CHARLOTTE AMALIE — After the first human case of leptospirosis was reported in the territory following Hurricanes Irma and Maria, the U.S. Virgin Islands arbovirus surveillance system (VIASS) was created to include leptospirosis surveillance and two more cases were identified, according to a study published in Open Forum Infectious Diseases.
Contaminated cistern water was identified as a possible source for transmission, underlining the need for further post-hurricane assistance and disinfection guidance.
Leptospirosis is a potentially fatal bacterial disease, caused by gram-negative, pathogenic Leptospiraspirochetes. Found in animal urine as well as water and soil contaminated by animal urine, outbreaks often occur after extreme weather events.
About 2.5 months after hurricanes Irma and Maria, the first-ever human case of leptospirosis was identified in the U.S. Virgin Islands; two additional cases were identified by reviewing hospital emergency department patient records and testing symptomatic patients who were previously enrolled in VIASS during the 2.5 months between Hurricane Irma and this investigation, as a result of the symptom overlap between other arboviral diseases and leptospirosis.
Any patient with leptospirosis-consistent symptoms had their stored sera samples tested, and prospective case-finding was established through VIASS by revising the questionnaire and adding leptospirosis testing for suspected cases.
Leptospirosis testing included serum screening locally for anti-Leptospira IgM using a rapid diagnostic lateral flow assay, followed by confirmatory testing with the microscopic agglutination test at the Centers for Disease Control and Prevention (CDC) in Atlanta.
In addition, training sessions were held across the U.S. Virgin Islands to discuss the updated VIASS and inform healthcare providers about the clinical signs and symptoms of leptospirosis and its diagnosis and risk factors.
At least 80 percent of the U.S. Virgin Islands population uses rainwater cisterns for household use because sources of freshwater are uncommon. Using epidemiologic links to confirmed leptospirosis cases, water was collected from cisterns and tested by TaqMan real-time polymerase chain reaction (qPCR) for pathogenic Leptospira spp.
Some 16 symptomatic patients enrolled in VIASS were retrospectively identified, and 15 tested negative. A review of emergency department charts (n=5226) found six patients who required further investigation; of these, five were tested and one was positive.
Prospective leptospirosis VIASS surveillance led to the testing of 57 additional patients and one positive case was found among these. Water from one of the five tested cisterns was found to be positive, although negative tests do not necessarily rule out the presence of Leptospira spp because the pathogen is heterogeneously distributed in water.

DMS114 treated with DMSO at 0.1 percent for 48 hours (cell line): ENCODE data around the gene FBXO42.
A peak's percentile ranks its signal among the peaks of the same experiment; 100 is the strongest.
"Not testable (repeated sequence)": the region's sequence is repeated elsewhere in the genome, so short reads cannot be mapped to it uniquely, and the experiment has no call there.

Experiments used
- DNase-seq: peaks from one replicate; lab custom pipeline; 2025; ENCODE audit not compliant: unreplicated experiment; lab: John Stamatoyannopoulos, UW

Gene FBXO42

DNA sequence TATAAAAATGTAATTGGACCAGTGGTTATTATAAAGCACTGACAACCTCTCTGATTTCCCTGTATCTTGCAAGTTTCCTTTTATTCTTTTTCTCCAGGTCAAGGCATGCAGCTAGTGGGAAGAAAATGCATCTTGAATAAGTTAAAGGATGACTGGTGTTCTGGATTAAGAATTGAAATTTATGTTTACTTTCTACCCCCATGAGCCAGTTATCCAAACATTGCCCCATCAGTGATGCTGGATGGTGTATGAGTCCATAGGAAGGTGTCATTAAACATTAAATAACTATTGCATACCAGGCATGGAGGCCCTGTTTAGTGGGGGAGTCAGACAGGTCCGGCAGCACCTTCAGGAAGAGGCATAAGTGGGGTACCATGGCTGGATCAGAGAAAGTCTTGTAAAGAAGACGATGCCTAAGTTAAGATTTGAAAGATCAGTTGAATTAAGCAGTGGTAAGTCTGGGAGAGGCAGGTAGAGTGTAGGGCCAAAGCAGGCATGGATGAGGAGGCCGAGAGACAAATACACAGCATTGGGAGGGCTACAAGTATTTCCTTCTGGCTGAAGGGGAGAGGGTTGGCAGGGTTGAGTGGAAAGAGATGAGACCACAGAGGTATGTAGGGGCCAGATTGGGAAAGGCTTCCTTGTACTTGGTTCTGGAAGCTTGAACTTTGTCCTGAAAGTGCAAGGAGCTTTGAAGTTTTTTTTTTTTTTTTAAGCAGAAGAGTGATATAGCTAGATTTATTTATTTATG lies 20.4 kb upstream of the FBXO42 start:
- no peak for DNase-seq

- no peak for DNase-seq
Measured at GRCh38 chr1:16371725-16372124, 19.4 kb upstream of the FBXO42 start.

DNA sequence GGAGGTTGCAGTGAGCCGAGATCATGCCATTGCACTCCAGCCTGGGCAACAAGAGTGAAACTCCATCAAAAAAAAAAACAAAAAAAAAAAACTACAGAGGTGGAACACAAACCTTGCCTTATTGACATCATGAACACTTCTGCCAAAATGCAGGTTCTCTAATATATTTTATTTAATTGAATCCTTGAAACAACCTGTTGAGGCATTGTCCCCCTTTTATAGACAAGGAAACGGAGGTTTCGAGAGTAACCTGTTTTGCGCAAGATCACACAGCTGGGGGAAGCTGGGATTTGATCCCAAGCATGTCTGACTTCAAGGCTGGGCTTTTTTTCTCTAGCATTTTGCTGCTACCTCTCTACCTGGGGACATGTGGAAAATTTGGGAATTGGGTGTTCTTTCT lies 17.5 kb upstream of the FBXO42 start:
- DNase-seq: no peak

The researchers detailed the three cases of leptospirosis in humans, and noted that all cases demonstrated exposure to water sources that had a direct link to contamination with animal urine, and/or feces. All cases demonstrated positive results on rapid diagnostic tests and confirmatory qPCR, and microscopic agglutination testing for Leptospira spp.
The investigation may have missed some cases because only patients seeking care at US Virgin Island healthcare facilities were eligible for investigation, and 78.2 percent of possible cases (61 of 78) were unable to be tested by the microscopic agglutination test, were missing onset dates, or could not have serum collected.
Despite the limitations of time and resources, the investigators concluded, “The results of our epidemiological and laboratory investigation demonstrated the suitability of a syndromic surveillance network, such as the existing VIASS, to be used as a platform for the development of leptospirosis surveillance based on the often nonspecific and overlapping clinical signs and symptoms with other diseases, such as those caused by arboviruses.
The use of a system that already was well-known among the local medical providers in combination with the extensive educational campaign on leptospirosis facilitated successful surveillance and led to the detection of the third case.”
Leptospirosis is a rare bacterial infection we get from animals. It’s spread through their urine, especially from dogs, rats and farm animals. They may not have any symptoms, but they can be carriers. In most cases, leptospirosis is unpleasant but not life-threatening, like a case of the flu.
Marinova-Petkova A, Guendel I, Strysko JP, et al. First reported human cases of Leptospirosis in the United States Virgin Islands in the aftermath of Hurricanes Irma and Maria, September-November 2017[published online June 5, 2019]. Open Forum Infect Dis. doi: 10.1093/ofid/ofz261
SOURCE: Infectious Disease Advisor